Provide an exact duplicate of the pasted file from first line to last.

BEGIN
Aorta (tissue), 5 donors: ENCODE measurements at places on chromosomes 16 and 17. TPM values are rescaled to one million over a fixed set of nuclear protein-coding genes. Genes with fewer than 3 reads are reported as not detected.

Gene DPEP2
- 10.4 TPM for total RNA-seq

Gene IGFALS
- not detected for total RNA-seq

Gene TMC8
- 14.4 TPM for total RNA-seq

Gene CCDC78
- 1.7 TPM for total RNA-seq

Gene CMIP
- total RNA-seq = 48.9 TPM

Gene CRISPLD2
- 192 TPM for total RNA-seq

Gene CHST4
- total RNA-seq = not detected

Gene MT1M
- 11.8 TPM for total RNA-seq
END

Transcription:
Aorta (tissue), 5 donors: ENCODE measurements at places on chromosomes 16 and 17. TPM values are rescaled to one million over a fixed set of nuclear protein-coding genes. Genes with fewer than 3 reads are reported as not detected.

Gene DPEP2
- 10.4 TPM for total RNA-seq

Gene IGFALS
- not detected for total RNA-seq

Gene TMC8
- 14.4 TPM for total RNA-seq

Gene CCDC78
- 1.7 TPM for total RNA-seq

Gene CMIP
- total RNA-seq = 48.9 TPM

Gene CRISPLD2
- 192 TPM for total RNA-seq

Gene CHST4
- total RNA-seq = not detected

Gene MT1M
- 11.8 TPM for total RNA-seq